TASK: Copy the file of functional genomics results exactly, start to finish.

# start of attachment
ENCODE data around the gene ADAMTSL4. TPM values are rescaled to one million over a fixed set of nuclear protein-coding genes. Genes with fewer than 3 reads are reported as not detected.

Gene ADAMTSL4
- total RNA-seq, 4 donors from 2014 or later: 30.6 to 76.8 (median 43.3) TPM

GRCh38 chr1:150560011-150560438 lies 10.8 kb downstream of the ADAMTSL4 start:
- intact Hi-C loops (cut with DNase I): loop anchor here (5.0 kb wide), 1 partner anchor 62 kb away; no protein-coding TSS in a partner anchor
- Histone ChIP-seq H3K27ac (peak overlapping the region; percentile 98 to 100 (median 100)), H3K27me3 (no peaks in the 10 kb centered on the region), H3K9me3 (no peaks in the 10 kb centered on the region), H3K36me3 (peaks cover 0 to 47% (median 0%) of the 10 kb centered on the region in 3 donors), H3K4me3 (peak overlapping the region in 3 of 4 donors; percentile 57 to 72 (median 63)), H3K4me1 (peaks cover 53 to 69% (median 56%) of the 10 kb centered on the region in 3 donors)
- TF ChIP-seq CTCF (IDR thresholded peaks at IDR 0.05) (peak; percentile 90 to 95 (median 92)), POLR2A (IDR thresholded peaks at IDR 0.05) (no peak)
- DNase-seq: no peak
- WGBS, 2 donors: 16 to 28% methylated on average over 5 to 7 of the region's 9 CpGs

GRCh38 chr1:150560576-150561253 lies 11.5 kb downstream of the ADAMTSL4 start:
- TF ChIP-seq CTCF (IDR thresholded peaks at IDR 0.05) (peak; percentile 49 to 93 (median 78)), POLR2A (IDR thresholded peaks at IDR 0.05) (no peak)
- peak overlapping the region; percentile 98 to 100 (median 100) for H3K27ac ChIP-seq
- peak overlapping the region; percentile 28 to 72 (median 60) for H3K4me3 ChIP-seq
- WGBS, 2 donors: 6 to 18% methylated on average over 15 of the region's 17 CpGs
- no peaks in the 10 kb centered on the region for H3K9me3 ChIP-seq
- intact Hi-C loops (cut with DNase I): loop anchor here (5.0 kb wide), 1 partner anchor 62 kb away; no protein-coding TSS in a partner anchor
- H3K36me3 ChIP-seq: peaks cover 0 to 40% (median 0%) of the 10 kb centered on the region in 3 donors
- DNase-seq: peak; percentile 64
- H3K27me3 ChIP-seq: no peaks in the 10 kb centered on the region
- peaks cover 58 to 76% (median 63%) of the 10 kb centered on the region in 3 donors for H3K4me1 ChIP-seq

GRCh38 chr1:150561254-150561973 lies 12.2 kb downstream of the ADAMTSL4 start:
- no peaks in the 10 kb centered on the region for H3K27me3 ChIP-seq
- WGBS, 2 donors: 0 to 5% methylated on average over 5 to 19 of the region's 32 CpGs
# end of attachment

ENCODE data around the gene ADAMTSL4. TPM values are rescaled to one million over a fixed set of nuclear protein-coding genes. Genes with fewer than 3 reads are reported as not detected.

Gene ADAMTSL4
- total RNA-seq, 4 donors from 2014 or later: 30.6 to 76.8 (median 43.3) TPM

GRCh38 chr1:150560011-150560438 lies 10.8 kb downstream of the ADAMTSL4 start:
- intact Hi-C loops (cut with DNase I): loop anchor here (5.0 kb wide), 1 partner anchor 62 kb away; no protein-coding TSS in a partner anchor
- Histone ChIP-seq H3K27ac (peak overlapping the region; percentile 98 to 100 (median 100)), H3K27me3 (no peaks in the 10 kb centered on the region), H3K9me3 (no peaks in the 10 kb centered on the region), H3K36me3 (peaks cover 0 to 47% (median 0%) of the 10 kb centered on the region in 3 donors), H3K4me3 (peak overlapping the region in 3 of 4 donors; percentile 57 to 72 (median 63)), H3K4me1 (peaks cover 53 to 69% (median 56%) of the 10 kb centered on the region in 3 donors)
- TF ChIP-seq CTCF (IDR thresholded peaks at IDR 0.05) (peak; percentile 90 to 95 (median 92)), POLR2A (IDR thresholded peaks at IDR 0.05) (no peak)
- DNase-seq: no peak
- WGBS, 2 donors: 16 to 28% methylated on average over 5 to 7 of the region's 9 CpGs

GRCh38 chr1:150560576-150561253 lies 11.5 kb downstream of the ADAMTSL4 start:
- TF ChIP-seq CTCF (IDR thresholded peaks at IDR 0.05) (peak; percentile 49 to 93 (median 78)), POLR2A (IDR thresholded peaks at IDR 0.05) (no peak)
- peak overlapping the region; percentile 98 to 100 (median 100) for H3K27ac ChIP-seq
- peak overlapping the region; percentile 28 to 72 (median 60) for H3K4me3 ChIP-seq
- WGBS, 2 donors: 6 to 18% methylated on average over 15 of the region's 17 CpGs
- no peaks in the 10 kb centered on the region for H3K9me3 ChIP-seq
- intact Hi-C loops (cut with DNase I): loop anchor here (5.0 kb wide), 1 partner anchor 62 kb away; no protein-coding TSS in a partner anchor
- H3K36me3 ChIP-seq: peaks cover 0 to 40% (median 0%) of the 10 kb centered on the region in 3 donors
- DNase-seq: peak; percentile 64
- H3K27me3 ChIP-seq: no peaks in the 10 kb centered on the region
- peaks cover 58 to 76% (median 63%) of the 10 kb centered on the region in 3 donors for H3K4me1 ChIP-seq

GRCh38 chr1:150561254-150561973 lies 12.2 kb downstream of the ADAMTSL4 start:
- no peaks in the 10 kb centered on the region for H3K27me3 ChIP-seq
- WGBS, 2 donors: 0 to 5% methylated on average over 5 to 19 of the region's 32 CpGs